Thuvia, Maid of Mars

By Edgar Rice Burroughs

Page 7

of that," he replied. "See here,"
and he indicated a device at the right of the destination compass.
"This is my 'obstruction evader,' as I call it. This visible device
is the switch which throws the mechanism on or off. The instrument
itself is below deck, geared both to the steering apparatus and
the control levers.

"It is quite simple, being nothing more than a radium generator
diffusing radio-activity in all directions to a distance of a
hundred yards or so from the flier. Should this enveloping force
be interrupted in any direction a delicate instrument immediately
apprehends the irregularity, at the same time imparting an impulse
to a magnetic device which in turn actuates the steering mechanism,
diverting the bow of the flier away from the obstacle until the craft's
radio-activity sphere is no longer in contact with the obstruction,
then she falls once more into her normal course. Should the
disturbance approach from the rear, as in case of a faster-moving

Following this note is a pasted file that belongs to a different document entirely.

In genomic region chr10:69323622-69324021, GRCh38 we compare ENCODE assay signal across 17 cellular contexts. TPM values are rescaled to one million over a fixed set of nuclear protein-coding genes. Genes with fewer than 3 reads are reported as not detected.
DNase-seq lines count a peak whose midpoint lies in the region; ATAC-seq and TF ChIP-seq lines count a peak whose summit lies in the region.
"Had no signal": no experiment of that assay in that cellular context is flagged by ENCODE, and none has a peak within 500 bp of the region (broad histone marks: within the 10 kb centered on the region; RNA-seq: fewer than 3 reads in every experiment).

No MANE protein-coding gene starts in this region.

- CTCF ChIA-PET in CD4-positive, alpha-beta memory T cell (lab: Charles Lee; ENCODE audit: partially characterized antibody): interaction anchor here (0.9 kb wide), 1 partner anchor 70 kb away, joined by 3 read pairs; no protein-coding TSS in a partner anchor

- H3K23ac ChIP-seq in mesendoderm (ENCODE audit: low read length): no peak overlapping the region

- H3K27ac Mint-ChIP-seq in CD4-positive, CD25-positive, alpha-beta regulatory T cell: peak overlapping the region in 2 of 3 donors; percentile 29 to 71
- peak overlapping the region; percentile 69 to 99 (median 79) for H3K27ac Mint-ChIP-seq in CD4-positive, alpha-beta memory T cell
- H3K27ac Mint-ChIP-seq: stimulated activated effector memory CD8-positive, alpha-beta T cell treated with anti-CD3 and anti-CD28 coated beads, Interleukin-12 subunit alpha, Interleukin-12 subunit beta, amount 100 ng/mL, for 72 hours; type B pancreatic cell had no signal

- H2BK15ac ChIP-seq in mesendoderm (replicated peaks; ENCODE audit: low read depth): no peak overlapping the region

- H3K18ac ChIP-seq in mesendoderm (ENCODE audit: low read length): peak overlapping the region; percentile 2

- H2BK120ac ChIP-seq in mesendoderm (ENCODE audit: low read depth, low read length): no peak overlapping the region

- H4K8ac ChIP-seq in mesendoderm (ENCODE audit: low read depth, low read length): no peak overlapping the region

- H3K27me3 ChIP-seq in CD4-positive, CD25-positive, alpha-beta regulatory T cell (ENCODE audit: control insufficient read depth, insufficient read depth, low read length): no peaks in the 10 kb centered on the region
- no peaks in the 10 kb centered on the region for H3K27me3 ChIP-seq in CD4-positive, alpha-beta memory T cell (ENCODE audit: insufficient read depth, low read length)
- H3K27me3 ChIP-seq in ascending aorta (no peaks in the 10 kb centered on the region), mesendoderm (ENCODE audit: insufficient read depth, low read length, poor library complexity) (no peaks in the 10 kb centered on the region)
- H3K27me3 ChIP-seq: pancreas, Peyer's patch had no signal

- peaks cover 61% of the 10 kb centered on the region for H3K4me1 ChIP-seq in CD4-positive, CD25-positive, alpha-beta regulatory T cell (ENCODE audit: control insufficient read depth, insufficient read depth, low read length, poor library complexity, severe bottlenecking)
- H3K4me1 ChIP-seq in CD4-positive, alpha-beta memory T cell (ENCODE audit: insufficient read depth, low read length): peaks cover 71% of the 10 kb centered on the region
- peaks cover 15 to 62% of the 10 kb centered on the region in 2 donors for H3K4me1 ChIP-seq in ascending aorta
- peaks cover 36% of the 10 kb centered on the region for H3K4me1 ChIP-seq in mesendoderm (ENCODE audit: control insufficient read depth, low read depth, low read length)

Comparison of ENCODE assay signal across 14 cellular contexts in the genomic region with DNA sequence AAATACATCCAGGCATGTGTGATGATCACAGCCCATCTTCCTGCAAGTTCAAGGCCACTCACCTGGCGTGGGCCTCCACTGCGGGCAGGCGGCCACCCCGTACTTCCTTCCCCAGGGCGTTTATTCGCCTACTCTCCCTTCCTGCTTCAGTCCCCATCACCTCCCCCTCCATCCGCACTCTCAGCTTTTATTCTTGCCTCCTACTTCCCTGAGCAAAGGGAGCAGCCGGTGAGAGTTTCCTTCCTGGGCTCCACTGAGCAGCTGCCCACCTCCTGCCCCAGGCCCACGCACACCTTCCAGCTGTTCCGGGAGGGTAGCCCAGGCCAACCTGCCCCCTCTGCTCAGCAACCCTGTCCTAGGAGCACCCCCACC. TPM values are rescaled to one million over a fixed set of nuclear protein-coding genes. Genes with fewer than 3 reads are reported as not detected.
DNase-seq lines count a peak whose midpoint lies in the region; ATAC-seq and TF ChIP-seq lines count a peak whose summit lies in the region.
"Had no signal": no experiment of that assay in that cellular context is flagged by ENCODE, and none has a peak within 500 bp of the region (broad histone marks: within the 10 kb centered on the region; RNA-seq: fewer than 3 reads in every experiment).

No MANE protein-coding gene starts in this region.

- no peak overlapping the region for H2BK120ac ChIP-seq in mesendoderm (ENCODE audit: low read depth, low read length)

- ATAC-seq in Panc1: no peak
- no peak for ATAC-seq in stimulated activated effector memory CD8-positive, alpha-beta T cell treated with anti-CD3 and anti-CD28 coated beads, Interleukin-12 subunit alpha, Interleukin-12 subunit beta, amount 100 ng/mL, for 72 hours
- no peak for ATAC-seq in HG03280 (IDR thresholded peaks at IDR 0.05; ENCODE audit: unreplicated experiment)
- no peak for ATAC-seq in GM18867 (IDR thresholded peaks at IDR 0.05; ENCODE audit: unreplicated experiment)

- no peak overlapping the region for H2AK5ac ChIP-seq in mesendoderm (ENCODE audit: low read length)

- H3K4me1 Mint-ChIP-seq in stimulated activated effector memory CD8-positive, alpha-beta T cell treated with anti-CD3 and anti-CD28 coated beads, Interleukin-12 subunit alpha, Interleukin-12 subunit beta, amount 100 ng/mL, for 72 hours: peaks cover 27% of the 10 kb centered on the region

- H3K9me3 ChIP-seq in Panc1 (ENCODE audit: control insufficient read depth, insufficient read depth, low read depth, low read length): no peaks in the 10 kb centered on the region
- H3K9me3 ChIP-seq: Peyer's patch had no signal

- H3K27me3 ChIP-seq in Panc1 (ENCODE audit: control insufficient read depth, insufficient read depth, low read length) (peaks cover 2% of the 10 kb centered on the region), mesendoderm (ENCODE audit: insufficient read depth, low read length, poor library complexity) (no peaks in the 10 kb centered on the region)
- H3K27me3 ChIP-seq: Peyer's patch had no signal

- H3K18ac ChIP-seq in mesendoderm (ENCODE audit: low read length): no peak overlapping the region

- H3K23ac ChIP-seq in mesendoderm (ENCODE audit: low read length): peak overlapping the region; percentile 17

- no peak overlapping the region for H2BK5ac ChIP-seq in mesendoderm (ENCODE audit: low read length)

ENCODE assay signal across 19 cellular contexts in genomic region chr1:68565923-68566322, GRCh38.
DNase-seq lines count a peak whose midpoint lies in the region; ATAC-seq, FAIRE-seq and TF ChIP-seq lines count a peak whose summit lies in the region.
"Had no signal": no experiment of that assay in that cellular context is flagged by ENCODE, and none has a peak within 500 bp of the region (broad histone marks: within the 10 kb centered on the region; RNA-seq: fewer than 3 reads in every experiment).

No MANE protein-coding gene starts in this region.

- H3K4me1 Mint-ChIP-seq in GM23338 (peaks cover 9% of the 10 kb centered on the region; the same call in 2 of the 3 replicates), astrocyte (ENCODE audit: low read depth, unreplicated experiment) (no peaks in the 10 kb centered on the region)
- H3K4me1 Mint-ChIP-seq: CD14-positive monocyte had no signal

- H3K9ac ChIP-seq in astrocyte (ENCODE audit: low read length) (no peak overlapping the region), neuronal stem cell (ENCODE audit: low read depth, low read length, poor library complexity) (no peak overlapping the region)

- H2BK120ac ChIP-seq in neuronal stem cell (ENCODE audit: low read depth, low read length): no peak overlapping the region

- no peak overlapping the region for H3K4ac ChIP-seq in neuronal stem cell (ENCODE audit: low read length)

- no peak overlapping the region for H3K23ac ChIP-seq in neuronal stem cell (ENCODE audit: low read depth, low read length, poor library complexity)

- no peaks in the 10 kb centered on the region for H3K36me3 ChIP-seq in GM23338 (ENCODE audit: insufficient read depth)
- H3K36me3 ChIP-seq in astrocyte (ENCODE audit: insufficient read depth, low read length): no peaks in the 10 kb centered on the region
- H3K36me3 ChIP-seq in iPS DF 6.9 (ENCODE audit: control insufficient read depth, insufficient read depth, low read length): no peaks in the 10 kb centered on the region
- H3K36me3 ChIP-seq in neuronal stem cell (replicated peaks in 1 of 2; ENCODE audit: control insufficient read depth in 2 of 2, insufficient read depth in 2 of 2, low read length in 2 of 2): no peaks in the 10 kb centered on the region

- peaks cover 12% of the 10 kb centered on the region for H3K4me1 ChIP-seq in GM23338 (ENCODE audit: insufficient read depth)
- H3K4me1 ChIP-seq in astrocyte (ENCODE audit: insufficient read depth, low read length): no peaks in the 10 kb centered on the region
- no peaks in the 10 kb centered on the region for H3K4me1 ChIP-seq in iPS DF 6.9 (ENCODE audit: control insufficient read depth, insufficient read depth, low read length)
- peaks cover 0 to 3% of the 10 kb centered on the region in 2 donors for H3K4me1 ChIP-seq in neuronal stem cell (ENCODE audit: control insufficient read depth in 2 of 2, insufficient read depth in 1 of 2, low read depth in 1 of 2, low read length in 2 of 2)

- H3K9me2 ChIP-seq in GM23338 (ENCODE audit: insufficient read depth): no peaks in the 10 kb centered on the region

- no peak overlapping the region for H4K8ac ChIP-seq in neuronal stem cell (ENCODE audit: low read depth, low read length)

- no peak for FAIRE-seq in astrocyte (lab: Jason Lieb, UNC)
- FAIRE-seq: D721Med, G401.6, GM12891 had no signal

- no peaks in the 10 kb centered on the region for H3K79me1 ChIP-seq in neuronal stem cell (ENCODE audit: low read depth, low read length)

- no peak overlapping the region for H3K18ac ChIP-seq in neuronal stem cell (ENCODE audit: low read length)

craft overhauling me, the mechanism actuates the speed control as
well as the steering gear, and the flier shoots ahead and either
up or down, as the oncoming vessel is upon a lower or higher plane
than herself.

"In aggravated cases, that is when the obstructions are many, or
of such a nature as to deflect the bow more than forty-five degrees
in any direction, or when the craft has reached its destination
and dropped to within a hundred yards of the ground, the mechanism
brings her to a full stop, at the same time sounding a loud alarm
which will instantly awaken the pilot. You see I have anticipated
almost every contingency."

Thuvan Dihn smiled his appreciation of the marvellous device. The
forward servant pushed almost to the flier's side. His eyes were
narrowed to slits.

"All but one," he said.

The nobles looked at him in astonishment, and one of them grasped
the fellow none too gently by the shoulder to push him back to his
proper place. Carthoris raised his hand.

"Wait," he urged. "Let us hear what the man has to say--no creation
of mortal mind is perfect. Perchance he has detected a weakness
that it will be well to know at once. Come, my good fellow, and
what may be the one contingency I have overlooked?"

As he spoke Carthoris observed the servant closely for the first
time. He saw a man of giant stature and handsome, as are all those
of the race of Martian red men; but the fellow's lips were thin
and cruel, and across one cheek

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